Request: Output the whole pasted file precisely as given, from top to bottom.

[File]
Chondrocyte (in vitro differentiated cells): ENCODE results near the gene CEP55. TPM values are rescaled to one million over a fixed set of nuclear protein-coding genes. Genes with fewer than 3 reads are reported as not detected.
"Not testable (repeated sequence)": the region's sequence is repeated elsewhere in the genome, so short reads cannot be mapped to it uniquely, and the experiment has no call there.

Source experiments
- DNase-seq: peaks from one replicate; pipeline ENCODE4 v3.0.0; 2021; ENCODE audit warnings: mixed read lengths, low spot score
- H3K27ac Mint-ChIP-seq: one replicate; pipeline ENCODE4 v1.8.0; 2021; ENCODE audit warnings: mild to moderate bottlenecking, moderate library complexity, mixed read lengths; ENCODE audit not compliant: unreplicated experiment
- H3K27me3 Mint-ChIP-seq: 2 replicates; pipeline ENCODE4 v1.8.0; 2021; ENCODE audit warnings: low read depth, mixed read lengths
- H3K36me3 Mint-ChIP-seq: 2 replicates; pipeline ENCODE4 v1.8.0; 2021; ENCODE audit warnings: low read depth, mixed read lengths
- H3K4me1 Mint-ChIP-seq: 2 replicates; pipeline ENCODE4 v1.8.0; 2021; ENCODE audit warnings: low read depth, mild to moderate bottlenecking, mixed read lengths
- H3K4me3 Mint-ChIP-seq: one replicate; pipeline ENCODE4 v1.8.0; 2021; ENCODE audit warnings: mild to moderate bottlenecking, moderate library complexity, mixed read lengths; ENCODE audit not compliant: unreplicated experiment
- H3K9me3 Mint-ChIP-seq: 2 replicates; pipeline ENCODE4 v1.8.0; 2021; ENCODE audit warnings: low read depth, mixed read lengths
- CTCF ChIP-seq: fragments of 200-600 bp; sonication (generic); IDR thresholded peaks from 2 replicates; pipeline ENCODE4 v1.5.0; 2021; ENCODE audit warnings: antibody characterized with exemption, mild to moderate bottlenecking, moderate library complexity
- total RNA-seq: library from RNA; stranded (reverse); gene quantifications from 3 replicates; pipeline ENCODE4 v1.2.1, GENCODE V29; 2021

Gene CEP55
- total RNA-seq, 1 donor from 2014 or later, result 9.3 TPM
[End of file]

Chondrocyte (in vitro differentiated cells): ENCODE results near the gene CEP55. TPM values are rescaled to one million over a fixed set of nuclear protein-coding genes. Genes with fewer than 3 reads are reported as not detected.
"Not testable (repeated sequence)": the region's sequence is repeated elsewhere in the genome, so short reads cannot be mapped to it uniquely, and the experiment has no call there.

Source experiments
- DNase-seq: peaks from one replicate; pipeline ENCODE4 v3.0.0; 2021; ENCODE audit warnings: mixed read lengths, low spot score
- H3K27ac Mint-ChIP-seq: one replicate; pipeline ENCODE4 v1.8.0; 2021; ENCODE audit warnings: mild to moderate bottlenecking, moderate library complexity, mixed read lengths; ENCODE audit not compliant: unreplicated experiment
- H3K27me3 Mint-ChIP-seq: 2 replicates; pipeline ENCODE4 v1.8.0; 2021; ENCODE audit warnings: low read depth, mixed read lengths
- H3K36me3 Mint-ChIP-seq: 2 replicates; pipeline ENCODE4 v1.8.0; 2021; ENCODE audit warnings: low read depth, mixed read lengths
- H3K4me1 Mint-ChIP-seq: 2 replicates; pipeline ENCODE4 v1.8.0; 2021; ENCODE audit warnings: low read depth, mild to moderate bottlenecking, mixed read lengths
- H3K4me3 Mint-ChIP-seq: one replicate; pipeline ENCODE4 v1.8.0; 2021; ENCODE audit warnings: mild to moderate bottlenecking, moderate library complexity, mixed read lengths; ENCODE audit not compliant: unreplicated experiment
- H3K9me3 Mint-ChIP-seq: 2 replicates; pipeline ENCODE4 v1.8.0; 2021; ENCODE audit warnings: low read depth, mixed read lengths
- CTCF ChIP-seq: fragments of 200-600 bp; sonication (generic); IDR thresholded peaks from 2 replicates; pipeline ENCODE4 v1.5.0; 2021; ENCODE audit warnings: antibody characterized with exemption, mild to moderate bottlenecking, moderate library complexity
- total RNA-seq: library from RNA; stranded (reverse); gene quantifications from 3 replicates; pipeline ENCODE4 v1.2.1, GENCODE V29; 2021

Gene CEP55
- total RNA-seq, 1 donor from 2014 or later, result 9.3 TPM